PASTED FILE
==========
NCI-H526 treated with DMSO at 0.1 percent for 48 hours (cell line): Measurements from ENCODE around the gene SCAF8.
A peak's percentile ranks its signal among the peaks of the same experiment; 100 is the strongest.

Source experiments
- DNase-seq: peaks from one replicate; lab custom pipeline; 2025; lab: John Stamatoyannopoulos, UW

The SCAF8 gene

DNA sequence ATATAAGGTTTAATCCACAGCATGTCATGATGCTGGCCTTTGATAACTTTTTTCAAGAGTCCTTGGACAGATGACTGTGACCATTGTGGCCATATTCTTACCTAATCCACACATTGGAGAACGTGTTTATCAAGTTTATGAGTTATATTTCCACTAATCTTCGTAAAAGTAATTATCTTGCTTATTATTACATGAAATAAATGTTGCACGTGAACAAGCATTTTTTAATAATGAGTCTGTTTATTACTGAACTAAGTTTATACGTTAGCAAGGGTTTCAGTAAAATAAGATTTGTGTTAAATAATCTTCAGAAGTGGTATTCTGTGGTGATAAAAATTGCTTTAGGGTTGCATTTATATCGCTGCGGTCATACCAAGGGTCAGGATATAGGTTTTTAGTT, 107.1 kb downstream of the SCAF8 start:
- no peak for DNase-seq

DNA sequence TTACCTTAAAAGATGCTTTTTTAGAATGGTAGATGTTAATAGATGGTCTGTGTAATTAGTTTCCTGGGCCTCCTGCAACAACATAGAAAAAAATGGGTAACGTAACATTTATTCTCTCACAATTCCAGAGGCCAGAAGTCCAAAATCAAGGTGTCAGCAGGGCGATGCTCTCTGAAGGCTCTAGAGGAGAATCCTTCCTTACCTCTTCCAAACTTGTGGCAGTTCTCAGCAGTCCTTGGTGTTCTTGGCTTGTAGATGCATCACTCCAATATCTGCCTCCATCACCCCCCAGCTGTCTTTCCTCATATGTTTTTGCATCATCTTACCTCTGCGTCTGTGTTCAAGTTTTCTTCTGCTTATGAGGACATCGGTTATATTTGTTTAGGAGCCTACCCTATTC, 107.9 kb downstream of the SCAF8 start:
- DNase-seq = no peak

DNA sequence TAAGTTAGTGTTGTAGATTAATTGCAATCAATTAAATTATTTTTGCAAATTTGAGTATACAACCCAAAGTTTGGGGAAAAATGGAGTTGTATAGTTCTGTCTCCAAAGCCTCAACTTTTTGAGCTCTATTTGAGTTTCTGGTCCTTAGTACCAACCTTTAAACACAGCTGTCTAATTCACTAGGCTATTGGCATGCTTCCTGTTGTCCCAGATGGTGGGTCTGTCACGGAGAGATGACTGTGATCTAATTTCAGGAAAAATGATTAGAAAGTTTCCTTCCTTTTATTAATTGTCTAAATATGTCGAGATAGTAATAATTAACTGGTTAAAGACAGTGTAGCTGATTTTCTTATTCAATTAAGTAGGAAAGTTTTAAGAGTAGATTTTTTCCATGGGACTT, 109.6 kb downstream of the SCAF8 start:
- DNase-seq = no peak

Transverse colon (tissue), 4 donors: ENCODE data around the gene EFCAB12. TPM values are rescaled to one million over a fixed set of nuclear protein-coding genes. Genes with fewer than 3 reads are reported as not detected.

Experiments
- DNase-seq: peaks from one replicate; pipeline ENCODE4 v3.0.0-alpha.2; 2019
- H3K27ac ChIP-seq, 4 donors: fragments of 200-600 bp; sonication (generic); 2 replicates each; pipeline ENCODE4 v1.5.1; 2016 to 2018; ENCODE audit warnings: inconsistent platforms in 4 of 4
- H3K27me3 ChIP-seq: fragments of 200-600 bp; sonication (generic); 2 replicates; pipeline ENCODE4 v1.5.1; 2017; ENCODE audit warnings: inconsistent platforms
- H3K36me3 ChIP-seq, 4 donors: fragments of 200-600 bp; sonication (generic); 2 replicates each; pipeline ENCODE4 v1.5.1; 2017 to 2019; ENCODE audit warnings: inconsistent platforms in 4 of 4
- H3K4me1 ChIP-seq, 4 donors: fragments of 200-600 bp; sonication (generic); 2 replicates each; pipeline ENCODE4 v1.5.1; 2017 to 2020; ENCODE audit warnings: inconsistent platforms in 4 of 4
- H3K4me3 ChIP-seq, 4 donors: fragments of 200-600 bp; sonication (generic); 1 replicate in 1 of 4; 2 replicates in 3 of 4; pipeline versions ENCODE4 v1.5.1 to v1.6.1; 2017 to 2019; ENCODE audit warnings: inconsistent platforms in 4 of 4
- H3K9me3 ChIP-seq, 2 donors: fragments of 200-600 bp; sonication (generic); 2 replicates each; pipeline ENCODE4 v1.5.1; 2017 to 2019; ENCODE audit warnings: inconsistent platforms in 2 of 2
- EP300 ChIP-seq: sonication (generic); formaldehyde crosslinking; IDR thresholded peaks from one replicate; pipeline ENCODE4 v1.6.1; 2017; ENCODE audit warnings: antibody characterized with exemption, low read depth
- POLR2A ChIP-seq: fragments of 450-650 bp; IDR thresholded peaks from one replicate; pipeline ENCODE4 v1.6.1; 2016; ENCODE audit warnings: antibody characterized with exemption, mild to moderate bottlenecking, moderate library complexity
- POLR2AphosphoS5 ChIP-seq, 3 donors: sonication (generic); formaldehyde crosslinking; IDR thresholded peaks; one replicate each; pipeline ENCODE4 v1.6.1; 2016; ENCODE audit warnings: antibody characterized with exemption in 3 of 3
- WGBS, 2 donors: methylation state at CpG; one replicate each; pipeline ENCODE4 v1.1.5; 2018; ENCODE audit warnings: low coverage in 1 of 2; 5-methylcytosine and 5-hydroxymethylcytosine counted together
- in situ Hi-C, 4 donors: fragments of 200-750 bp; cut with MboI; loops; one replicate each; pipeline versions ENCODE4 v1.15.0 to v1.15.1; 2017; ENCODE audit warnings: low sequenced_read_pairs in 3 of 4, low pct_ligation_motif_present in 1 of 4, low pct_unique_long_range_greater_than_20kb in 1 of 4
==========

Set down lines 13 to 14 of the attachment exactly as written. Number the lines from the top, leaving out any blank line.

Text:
Experiments
- DNase-seq: peaks from one replicate; pipeline ENCODE4 v3.0.0-alpha.2; 2019